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Ketoprofen ball-and-stick.png
Clinical data
Trade namesOruvail, others
License data
  • AU: C
Routes of
By mouth, topical, intravenous (veterinary use)
ATC code
Legal status
Legal status
  • AU: S3 (Pharmacist only) / S4
  • US: ℞-only
  • Rx-only & OTC
Pharmacokinetic data
Protein binding99%
Elimination half-life2–2.5 hours
  • (RS)-2-(3-benzoylphenyl)propanoic acid
CAS Number
PubChem CID
CompTox Dashboard (EPA)
ECHA InfoCard100.040.676 Edit this at Wikidata
Chemical and physical data
Molar mass254.285 g·mol−1
3D model (JSmol)
ChiralityRacemic mixture
  • CC(c1cccc(c1)C(=O)c2ccccc2)C(=O)O
  • InChI=1S/C16H14O3/c1-11(16(18)19)13-8-5-9-14(10-13)15(17)12-6-3-2-4-7-12/h2-11H,1H3,(H,18,19) checkY
 ☒NcheckY (what is this?)  (verify)

Ketoprofen is one of the propionic acid class of nonsteroidal anti-inflammatory drugs (NSAID) with analgesic and antipyretic effects.[1] It acts by inhibiting the body's production of prostaglandin.

It was patented in 1967 and approved for medical use in 1980.[2]

Medical uses[edit]

Ketoprofen is generally prescribed for arthritis-related inflammatory pains or severe toothaches that result in the inflammation of the gums.

Ketoprofen topical patches are being used for treatment of musculoskeletal pain.[3][4][5]

Ketoprofen can also be used for treatment of some pain, especially nerve pain such as sciatica, postherpetic neuralgia and referred pain for radiculopathy, in the form of a cream, ointment, liquid, spray, or gel, which may also contain ketamine and lidocaine, along with other agents which may be useful, such as cyclobenzaprine, amitriptyline, acyclovir, gabapentin, orphenadrine and other drugs used as NSAIDs or adjuvant, atypical or potentiators for pain treatment.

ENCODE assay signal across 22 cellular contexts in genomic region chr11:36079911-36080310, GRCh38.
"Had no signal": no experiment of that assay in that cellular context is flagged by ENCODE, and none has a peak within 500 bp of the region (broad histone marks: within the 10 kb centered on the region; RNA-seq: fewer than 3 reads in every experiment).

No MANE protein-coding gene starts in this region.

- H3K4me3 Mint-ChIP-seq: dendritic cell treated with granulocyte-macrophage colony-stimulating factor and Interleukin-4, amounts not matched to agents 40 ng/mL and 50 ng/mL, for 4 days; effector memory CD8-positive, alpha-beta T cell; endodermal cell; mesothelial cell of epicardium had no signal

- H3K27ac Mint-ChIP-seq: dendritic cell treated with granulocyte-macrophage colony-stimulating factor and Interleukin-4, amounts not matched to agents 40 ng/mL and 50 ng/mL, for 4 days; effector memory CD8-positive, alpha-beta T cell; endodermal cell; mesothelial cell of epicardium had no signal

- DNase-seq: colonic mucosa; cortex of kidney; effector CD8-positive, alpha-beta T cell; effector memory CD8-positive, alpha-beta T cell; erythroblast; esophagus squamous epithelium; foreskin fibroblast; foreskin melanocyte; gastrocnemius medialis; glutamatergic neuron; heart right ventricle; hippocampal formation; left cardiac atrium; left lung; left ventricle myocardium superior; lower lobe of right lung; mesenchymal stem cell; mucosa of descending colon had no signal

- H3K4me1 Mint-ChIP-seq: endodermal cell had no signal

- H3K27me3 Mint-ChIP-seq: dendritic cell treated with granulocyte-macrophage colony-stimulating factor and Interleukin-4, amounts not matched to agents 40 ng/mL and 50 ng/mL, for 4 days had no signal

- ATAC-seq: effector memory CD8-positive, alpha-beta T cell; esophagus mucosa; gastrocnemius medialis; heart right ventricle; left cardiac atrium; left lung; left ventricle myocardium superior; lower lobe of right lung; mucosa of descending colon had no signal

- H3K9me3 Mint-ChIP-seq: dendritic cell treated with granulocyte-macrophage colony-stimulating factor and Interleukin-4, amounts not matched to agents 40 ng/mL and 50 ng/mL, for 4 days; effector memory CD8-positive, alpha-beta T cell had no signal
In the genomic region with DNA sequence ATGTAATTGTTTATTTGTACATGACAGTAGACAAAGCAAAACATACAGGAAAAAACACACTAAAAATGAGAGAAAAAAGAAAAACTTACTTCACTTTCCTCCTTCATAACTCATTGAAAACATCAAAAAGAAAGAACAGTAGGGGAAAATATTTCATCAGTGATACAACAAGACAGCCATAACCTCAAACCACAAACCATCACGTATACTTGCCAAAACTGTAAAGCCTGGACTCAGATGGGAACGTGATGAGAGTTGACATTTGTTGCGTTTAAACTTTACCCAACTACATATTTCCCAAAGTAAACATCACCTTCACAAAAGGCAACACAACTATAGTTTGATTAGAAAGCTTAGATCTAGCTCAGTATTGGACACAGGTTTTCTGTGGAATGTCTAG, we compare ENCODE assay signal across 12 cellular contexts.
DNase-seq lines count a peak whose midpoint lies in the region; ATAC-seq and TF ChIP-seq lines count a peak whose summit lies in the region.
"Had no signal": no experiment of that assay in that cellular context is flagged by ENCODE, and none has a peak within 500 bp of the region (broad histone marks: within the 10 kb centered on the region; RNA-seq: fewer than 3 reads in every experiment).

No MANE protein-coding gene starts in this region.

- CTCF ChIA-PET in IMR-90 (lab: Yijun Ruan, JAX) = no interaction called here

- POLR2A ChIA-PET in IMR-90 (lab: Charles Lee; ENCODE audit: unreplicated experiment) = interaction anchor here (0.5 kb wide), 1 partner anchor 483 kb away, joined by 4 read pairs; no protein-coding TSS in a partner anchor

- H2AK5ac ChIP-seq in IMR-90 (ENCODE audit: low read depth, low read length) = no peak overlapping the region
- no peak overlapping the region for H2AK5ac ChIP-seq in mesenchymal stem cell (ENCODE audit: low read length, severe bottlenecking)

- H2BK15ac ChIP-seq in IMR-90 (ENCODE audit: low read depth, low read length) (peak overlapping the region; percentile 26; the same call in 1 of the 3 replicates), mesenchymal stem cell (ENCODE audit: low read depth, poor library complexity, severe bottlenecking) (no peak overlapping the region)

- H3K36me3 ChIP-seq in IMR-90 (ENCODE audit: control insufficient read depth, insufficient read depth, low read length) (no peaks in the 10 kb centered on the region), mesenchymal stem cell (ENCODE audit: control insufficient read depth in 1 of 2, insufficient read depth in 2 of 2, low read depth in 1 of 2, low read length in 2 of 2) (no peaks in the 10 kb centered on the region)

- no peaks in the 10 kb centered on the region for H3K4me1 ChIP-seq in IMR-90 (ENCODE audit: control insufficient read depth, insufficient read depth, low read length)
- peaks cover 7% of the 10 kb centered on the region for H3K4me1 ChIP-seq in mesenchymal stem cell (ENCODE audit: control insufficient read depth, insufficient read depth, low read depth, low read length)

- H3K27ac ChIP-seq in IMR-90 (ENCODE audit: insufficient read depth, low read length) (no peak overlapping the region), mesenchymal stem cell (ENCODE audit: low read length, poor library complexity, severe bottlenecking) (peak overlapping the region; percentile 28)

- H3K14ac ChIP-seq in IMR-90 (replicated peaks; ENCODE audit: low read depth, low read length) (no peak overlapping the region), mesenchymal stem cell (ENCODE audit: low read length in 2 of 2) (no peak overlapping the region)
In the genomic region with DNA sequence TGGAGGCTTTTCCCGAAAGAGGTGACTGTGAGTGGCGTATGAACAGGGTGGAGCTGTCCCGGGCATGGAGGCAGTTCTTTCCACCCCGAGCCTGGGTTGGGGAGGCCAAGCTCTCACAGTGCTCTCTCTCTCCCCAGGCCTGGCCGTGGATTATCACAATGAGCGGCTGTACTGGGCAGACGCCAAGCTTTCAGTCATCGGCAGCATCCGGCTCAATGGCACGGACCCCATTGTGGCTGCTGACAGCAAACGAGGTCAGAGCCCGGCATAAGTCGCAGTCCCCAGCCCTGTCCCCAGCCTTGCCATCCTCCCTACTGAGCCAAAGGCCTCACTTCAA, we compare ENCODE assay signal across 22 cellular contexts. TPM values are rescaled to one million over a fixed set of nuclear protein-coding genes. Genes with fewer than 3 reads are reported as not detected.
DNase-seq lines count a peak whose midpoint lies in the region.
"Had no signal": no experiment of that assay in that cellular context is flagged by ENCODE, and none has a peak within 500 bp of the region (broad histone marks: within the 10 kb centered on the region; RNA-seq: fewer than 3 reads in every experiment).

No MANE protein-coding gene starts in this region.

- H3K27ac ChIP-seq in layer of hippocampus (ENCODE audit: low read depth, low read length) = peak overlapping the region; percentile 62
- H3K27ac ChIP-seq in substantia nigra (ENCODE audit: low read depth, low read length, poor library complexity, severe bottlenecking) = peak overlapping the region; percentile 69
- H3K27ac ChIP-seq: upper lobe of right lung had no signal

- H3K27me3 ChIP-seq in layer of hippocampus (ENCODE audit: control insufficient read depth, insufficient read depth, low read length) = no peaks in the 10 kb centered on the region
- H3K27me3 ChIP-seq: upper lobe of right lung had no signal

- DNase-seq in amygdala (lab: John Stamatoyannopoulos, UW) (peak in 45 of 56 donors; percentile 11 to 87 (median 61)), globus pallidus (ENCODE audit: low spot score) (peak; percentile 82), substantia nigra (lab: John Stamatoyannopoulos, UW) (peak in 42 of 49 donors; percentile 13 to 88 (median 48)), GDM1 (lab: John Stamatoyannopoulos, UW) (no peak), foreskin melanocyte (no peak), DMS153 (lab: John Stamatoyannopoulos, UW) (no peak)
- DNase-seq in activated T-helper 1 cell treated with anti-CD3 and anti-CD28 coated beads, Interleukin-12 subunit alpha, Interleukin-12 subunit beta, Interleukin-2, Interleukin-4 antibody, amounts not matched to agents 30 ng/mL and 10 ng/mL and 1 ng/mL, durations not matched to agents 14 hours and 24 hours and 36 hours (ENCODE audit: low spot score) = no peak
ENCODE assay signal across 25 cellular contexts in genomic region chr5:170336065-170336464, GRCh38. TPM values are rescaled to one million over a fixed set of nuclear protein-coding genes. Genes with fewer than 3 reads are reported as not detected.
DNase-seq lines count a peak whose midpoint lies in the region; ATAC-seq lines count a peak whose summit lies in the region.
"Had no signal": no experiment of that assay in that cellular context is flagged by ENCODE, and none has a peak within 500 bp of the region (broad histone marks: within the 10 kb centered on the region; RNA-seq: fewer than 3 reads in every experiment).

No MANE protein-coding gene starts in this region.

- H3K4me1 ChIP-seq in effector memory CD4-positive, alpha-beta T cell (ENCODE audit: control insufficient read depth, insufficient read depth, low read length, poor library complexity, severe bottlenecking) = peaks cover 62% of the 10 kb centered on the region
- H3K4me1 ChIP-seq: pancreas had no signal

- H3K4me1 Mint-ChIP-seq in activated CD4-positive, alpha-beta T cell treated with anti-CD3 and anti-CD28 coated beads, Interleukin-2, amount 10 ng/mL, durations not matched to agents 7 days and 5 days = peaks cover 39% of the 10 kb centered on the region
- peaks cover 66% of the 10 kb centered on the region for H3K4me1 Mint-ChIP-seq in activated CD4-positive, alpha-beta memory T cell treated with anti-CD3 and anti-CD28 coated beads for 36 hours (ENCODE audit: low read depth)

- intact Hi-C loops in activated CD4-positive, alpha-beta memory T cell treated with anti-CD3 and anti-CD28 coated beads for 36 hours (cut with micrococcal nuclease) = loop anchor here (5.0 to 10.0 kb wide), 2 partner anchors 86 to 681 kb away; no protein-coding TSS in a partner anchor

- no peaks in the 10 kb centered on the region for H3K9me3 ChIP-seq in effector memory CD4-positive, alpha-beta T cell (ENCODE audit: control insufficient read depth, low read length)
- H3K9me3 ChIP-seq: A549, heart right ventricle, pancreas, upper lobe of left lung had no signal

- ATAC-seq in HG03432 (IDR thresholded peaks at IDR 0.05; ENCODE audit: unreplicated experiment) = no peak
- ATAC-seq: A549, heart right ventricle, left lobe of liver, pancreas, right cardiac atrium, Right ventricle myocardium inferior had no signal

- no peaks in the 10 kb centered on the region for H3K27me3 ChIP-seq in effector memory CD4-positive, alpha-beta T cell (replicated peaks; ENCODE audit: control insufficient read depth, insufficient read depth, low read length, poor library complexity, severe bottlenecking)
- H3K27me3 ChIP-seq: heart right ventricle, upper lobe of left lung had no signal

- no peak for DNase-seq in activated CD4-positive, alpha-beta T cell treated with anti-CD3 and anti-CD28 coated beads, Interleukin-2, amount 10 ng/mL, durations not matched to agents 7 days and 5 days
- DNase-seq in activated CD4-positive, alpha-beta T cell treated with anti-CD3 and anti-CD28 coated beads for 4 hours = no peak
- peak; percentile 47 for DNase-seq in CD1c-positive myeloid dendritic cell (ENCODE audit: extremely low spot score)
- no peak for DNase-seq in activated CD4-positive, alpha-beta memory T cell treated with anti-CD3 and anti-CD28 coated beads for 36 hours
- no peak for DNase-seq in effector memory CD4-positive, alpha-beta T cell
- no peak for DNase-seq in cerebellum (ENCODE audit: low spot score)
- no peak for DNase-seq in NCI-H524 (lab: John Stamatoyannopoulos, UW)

Trials are going on for using this drug along with ibuprofen for management of lymphedema[citation needed]. Animal trial and some human trials have shown significant improvement over placebo control. Dr Stanley G Rockson, of Stanford University is leading these researches[citation needed].


A 2013 systematic review indicated "The efficacy of orally administered ketoprofen in relieving moderate-severe pain and improving functional status and general condition was significantly better than that of ibuprofen and/or diclofenac."[6] A 2017 Cochrane systematic review investigating ketoprofen as a single-dose by mouth in acute, moderate-to-severe postoperative pain concluded that its efficacy is equivalent to drugs such as ibuprofen and diclofenac.[7]

There is evidence supporting topical ketoprofen for osteoarthritis but not other chronic musculoskeletal pain.[8]

Adverse effects[edit]

In October 2020, the U.S. Food and Drug Administration (FDA) required the drug label to be updated for all nonsteroidal anti-inflammatory medications to describe the risk of kidney problems in fetuses that result in low amniotic fluid.[9][10] They recommend avoiding NSAIDs in pregnant women at 20 weeks or later in pregnancy.[9][10]


Ketoprofen undergoes metabolism in the liver via conjugation with glucuronic acid (glucuronidation) by UGT enzymes, hydroxylation of the benzoyl ring by the CYP3A4 and CYP2C9 enzymes, and reduction of its ketone moiety (a carbonyl functional group, i.e. with carbon-oxygen double bond)[11] by carbonyl reducing enzymes (CREs).[12][13] Ketoprofen is used for its antipyretic, analgesic, and anti-inflammatory properties by inhibiting cyclooxygenase-1 and -2 (COX-1 and COX-2) enzymes reversibly, which decreases production of proinflammatory prostaglandin precursors.[12][14]

The patches have been shown to provide rapid and sustained delivery to underlying tissues without significantly increasing levels of drug concentration in the blood when compared to the traditional oral administration.[5][15]

Chirality and biological activity[edit]

Ketoprofen has one stereogenic center in the side chain and hence exists as mirror-image twins. Majority of the profens are marketed as racemic mixtures. For most of the NSAIDs the pharmacological activity reside in the (S)-enantiomers with their (R)-enantiomer of virtually inactive. An interesting observation about most profens including ketoprofen is that they undergo unidirectional metabolic inversion, chiral inversion, of the (R)- acid to its (S)-mirror-image version with no other change in the molecule.[16][17][18]